Most people with peanut allergy are not allergic to tree nuts, but new research has shown that over 30 per cent will avoid all tree nuts. A number of reasons were proffered by those who avoid tree nuts, the most common being the risk of peanuts being present in tree nut products.
Over 250 people with peanut allergy participated in the study. Of these, 37 per cent consumed all tree nuts, 24 per cent consumed some but not all tree nuts, and 39 per cent avoided all tree nuts. Of those avoiding all tree nuts, half reported their reason was fear of peanut being present due to cross contact. Of those peanut-allergic individuals who don’t avoid all tree nuts, almond was the tree nut most commonly consumed.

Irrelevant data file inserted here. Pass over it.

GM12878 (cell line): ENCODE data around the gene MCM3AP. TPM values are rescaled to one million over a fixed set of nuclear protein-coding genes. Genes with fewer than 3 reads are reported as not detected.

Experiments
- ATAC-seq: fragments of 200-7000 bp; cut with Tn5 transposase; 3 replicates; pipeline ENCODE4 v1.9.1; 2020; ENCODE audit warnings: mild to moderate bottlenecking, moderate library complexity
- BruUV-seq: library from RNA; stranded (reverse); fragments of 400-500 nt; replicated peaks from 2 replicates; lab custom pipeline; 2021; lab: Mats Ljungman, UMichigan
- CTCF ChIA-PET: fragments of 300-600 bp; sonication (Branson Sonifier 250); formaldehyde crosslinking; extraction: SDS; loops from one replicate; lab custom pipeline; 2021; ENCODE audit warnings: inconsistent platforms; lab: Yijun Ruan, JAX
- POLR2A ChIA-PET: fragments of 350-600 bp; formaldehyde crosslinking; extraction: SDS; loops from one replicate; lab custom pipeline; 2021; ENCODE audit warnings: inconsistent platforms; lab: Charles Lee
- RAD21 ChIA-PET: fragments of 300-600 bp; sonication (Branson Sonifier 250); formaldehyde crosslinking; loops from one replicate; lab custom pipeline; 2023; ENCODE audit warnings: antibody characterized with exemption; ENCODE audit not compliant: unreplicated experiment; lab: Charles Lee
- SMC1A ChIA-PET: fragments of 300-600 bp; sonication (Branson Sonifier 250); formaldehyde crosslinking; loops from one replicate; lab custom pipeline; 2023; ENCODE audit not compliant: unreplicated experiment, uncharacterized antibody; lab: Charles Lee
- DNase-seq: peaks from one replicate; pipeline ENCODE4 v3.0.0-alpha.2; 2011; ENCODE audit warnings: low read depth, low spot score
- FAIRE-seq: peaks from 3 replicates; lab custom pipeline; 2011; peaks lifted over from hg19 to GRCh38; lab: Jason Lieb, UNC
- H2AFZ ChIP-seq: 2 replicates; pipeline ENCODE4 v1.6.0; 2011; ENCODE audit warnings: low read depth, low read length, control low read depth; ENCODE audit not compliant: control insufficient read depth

Consumption of foods with precautionary labelling was the strongest predictor of tree nut consumption in peanut-allergic individuals. Having sesame allergy or allergy to other foods outside the top 9 food allergens made it less likely for peanut-allergic people to consume any tree nuts.
The study also looked at rates of tree nut co-allergy with peanut allergy. The researchers found no single specific tree nut allergy was more likely to co-exist with peanut allergy, and recommend that clinicians investigate tolerance to each tree nut in their peanut-allergic patients. This may help prevent unnecessary avoidance of all tree nuts.
The full paper is available for download on the Annals of Allergy, Asthma & Immunology website.